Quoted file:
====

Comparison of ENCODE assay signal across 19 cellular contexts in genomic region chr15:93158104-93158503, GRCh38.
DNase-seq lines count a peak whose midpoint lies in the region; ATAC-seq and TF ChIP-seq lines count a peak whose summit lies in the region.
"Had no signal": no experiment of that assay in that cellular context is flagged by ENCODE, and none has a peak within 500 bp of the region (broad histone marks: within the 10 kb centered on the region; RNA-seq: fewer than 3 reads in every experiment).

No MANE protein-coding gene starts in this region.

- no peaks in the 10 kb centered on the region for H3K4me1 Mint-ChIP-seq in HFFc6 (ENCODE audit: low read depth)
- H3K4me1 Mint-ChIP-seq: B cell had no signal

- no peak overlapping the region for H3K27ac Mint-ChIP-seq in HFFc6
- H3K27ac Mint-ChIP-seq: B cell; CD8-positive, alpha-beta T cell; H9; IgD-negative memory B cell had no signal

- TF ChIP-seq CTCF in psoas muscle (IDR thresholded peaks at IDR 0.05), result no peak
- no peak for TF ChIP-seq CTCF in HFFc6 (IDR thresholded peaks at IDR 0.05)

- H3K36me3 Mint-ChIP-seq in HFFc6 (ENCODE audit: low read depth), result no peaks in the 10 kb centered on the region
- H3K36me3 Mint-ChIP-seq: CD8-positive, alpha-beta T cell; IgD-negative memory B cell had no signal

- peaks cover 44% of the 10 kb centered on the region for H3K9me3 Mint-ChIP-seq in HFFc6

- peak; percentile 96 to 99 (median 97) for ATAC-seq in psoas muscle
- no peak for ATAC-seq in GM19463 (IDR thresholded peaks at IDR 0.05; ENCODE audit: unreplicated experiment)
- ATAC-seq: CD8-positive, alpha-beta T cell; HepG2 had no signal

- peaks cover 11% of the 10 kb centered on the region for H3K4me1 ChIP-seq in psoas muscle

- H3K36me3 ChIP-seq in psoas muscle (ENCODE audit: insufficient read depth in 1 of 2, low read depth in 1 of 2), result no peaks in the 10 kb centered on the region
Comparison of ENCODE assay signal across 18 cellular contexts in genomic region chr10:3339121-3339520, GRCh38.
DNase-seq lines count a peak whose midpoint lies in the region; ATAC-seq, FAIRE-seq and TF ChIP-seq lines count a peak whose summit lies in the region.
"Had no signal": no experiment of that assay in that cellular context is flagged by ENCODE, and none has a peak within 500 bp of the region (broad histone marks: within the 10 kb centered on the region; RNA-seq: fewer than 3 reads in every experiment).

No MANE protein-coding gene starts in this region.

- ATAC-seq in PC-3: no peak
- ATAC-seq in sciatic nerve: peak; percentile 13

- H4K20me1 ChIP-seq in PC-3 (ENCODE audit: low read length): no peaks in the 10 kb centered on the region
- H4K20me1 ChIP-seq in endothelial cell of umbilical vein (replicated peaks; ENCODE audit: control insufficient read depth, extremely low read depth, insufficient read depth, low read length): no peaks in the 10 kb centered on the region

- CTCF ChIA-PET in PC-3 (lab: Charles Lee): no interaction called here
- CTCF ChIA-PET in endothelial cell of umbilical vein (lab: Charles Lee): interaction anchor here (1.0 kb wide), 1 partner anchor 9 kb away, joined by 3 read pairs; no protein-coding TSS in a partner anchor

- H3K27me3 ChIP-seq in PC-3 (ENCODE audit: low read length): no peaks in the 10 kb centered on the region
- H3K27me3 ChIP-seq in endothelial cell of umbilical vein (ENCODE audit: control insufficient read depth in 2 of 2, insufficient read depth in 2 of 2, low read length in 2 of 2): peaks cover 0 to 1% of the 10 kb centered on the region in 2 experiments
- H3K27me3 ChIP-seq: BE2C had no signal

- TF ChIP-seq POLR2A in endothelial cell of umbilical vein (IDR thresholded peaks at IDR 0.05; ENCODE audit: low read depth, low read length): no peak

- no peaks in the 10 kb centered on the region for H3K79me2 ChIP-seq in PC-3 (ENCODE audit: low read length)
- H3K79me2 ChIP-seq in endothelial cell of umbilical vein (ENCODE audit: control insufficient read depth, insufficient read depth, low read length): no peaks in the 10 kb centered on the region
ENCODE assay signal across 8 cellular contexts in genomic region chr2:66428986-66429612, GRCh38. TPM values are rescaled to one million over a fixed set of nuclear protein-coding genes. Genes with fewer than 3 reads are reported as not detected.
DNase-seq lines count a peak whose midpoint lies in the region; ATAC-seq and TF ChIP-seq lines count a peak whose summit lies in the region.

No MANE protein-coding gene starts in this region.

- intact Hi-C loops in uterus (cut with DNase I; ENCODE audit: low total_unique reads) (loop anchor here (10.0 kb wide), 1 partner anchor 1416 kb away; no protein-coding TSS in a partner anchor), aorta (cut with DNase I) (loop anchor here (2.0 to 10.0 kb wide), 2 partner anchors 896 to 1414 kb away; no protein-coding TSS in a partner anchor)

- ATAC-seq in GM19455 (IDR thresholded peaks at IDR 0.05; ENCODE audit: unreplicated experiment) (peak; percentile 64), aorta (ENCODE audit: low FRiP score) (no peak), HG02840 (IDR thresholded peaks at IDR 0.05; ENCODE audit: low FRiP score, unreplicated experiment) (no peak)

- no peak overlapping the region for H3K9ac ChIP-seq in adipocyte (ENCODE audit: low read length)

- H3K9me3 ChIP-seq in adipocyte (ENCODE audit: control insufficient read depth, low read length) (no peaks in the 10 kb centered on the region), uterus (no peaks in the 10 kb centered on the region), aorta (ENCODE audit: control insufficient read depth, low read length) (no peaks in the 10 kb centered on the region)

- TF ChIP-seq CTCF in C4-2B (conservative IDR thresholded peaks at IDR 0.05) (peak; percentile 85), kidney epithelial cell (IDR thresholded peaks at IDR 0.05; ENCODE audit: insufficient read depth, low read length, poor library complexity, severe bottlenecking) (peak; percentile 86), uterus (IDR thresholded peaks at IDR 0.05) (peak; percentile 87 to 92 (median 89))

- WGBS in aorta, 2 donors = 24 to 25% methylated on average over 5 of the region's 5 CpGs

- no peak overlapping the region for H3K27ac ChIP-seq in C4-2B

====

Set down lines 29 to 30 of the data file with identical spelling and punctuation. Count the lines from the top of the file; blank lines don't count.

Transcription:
- H3K27me3 ChIP-seq in PC-3 (ENCODE audit: low read length): no peaks in the 10 kb centered on the region
- H3K27me3 ChIP-seq in endothelial cell of umbilical vein (ENCODE audit: control insufficient read depth in 2 of 2, insufficient read depth in 2 of 2, low read length in 2 of 2): peaks cover 0 to 1% of the 10 kb centered on the region in 2 experiments